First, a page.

The Senate Select Committee on Ethics admonished Sen. Lindsey Graham (R-SC) on Thursday for soliciting campaign contributions for former Georgia GOP Senate hopeful Herschel Walker from a Senate office building last November.
Graham did an interview with Fox News on Nov. 30, discussing the runoff election in Georgia and urging viewers to visit Walker’s campaign website on five occasions, per the committee. It was a repeat offense for Graham, according to the committee.
“The Committee finds that your conduct was contrary to Senate standards of conduct and, accordingly, issues you this Public Letter of Admonition,” the panel wrote in a letter.
“Your actions failed to uphold that standard, resulting in harm to the public trust and confidence in the United States Senate. You are hereby admonished,” it added.
The bipartisan panel noted that Graham’s action amounted to a repeat violation and cited a similar complaint lodged against him over an Oct. 14, 2020, incident. In 2020, he solicited donations for his campaign during an “unplanned media interview in the Dirksen Senate Office Building.”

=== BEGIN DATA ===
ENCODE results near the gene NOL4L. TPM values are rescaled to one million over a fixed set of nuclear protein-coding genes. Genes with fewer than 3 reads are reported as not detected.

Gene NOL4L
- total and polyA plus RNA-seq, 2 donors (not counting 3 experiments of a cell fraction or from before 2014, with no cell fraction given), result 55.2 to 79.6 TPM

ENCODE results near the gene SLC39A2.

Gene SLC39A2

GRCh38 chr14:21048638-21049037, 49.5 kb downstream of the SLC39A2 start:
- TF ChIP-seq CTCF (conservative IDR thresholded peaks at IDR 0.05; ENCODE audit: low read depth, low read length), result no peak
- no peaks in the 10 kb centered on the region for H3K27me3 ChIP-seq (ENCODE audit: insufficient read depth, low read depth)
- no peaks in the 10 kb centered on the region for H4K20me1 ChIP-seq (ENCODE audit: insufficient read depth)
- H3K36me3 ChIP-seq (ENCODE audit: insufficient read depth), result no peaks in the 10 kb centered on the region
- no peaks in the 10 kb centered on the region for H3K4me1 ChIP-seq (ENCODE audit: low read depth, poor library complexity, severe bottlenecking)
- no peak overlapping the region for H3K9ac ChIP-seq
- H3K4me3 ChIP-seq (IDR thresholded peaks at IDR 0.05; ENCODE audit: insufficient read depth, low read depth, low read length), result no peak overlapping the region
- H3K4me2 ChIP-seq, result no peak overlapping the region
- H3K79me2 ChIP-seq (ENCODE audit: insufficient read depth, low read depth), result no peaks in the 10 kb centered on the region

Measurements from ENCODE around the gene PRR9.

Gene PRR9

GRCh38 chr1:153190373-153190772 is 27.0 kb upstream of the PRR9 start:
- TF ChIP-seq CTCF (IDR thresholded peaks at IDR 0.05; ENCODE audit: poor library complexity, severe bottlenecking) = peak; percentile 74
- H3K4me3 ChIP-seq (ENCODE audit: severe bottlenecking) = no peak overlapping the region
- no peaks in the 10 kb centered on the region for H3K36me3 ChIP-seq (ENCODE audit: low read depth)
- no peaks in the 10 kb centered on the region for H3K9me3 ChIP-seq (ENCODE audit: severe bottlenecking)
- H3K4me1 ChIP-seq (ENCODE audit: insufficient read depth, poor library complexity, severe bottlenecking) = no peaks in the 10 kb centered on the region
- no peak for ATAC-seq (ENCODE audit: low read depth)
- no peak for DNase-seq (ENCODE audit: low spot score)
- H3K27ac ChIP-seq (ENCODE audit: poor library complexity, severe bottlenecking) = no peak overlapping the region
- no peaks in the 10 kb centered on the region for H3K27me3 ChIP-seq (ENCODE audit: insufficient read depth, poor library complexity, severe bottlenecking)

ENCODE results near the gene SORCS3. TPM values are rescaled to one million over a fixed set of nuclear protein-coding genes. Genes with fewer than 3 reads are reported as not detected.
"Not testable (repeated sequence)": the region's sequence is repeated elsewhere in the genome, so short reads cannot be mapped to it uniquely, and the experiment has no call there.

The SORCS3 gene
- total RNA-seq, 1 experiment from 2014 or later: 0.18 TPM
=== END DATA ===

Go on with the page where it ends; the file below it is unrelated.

However, in that instance, the panel found the violation “inadvertent, technical, or otherwise of a de minimis nature” and dismissed it on March 8, 2021.
“The public must feel confident that Members use public resources only for official actions in the best interests of the United States, not for partisan political activity,” the panel wrote in its recent letter to Graham. The committee also acknowledged that Graham “did self-report” his conduct to the chairman and vice chairman.
After the 2020 midterm elections, Graham heartily stumped for Walker ahead of his runoff in the hopes of preserving the 50-50 Senate, but Walker lost to Sen. Raphael Warnock (D-GA), cementing Democrats’ one-seat pickup. Democratic National Committee Chairman Jaime Harrison, Graham’s Senate foe in 2020, called out Graham following the November interview.
“Soliciting campaign contributions in a government office building is an ethics violation! He did this when he ran against me… guess he believes ethics rules don’t apply to him,” Harrison tweeted at the time.
Walker had been plagued by numerous scandals, including allegations that he paid a woman to obtain an abortion and pressured her to have a second one. Walker ran a staunchly anti-abortion campaign. He denied the accusation publicly.
The Washington Examiner contacted a Graham spokesperson for comment.